Another Liberian, Leymah Gbowee, who mobilised fellow women against the country’s civil war including by organising a “sex strike”, and Tawakkul Karman, who has worked in Yemen, will share the prize worth $1.5 million with Johnson-Sirleaf, who faces re-election for a second term as president on Tuesday.
“We cannot achieve democracy and lasting peace in the world unless women obtain the same opportunities as men to influence developments at all levels of society,” Committee chairman Thorbjoern Jagland told reporters.
“The Nobel Peace Prize for 2011 is to be divided in three equal parts between Ellen Johnson-Sirleaf, Leymah Gbowee and Tawakkul Karman for their non-violent struggle for the safety of women and for women’s rights to full participation in peace-building work.”
Johnson-Sirleaf, 72, is Africa’s first freely elected female president.
Gbowee mobilized and organized women across ethnic and religious dividing lines to bring an end to the war in Liberia, and to ensure women’s participation in elections.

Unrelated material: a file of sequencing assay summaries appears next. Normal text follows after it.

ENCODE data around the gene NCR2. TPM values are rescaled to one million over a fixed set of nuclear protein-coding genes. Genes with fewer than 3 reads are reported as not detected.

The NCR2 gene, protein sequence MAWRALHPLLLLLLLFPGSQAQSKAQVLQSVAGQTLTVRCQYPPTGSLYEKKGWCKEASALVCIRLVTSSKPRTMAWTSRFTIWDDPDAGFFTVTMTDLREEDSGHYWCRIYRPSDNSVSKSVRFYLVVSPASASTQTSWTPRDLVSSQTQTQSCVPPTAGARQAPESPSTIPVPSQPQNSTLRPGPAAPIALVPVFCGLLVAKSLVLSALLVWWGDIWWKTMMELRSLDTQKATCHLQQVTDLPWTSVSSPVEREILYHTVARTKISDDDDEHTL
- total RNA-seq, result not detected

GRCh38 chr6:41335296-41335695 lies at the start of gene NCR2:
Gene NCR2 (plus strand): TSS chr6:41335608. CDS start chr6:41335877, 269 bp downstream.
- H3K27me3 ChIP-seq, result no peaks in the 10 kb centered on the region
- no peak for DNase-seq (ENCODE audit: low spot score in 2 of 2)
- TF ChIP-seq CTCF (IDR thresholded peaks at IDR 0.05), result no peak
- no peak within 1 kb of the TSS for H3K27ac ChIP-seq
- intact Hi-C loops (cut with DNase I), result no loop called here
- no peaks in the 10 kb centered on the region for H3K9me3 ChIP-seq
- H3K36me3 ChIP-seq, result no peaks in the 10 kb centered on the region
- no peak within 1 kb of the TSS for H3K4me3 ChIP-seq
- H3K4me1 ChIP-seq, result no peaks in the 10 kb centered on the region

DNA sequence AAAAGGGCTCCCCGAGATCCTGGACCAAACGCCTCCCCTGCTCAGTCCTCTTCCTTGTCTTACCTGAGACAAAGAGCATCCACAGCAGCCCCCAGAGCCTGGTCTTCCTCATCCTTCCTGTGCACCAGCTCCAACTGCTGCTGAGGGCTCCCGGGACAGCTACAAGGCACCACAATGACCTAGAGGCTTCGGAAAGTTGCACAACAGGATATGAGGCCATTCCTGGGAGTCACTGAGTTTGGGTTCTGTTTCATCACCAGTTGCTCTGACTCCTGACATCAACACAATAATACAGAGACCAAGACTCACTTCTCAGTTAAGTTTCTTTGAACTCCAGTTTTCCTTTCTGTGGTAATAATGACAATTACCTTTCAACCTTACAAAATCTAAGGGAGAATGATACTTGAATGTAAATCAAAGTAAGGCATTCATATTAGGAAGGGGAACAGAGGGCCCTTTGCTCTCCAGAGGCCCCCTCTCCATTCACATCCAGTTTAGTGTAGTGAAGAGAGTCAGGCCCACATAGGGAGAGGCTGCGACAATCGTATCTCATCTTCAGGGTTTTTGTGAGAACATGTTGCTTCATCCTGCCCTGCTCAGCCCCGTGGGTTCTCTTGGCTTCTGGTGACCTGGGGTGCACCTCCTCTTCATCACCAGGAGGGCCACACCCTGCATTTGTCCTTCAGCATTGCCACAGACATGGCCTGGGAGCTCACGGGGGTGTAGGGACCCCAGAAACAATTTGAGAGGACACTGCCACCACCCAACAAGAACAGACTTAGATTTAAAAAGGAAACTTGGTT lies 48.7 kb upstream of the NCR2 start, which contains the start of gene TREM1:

The Committee added: “In the most trying circumstances, both before and during the Arab Spring, Tawakkul Karman has played a leading part in the struggle for women’s rights and for democracy and peace in Yemen.”
“It is the Norwegian Nobel Committee’s hope that the prize to Ellen Johnson-Sirleaf, Leymah Gbowee and Tawakkul Karman will help to bring an end to the suppression of women that still occurs in many countries, and to realise the great potential for democracy and peace that women can represent.”
Speaking by telephone from Monrovia, Johnson-Sirleaf’s son James told Reuters: “I am over-excited. This is very big news and we have to celebrate.”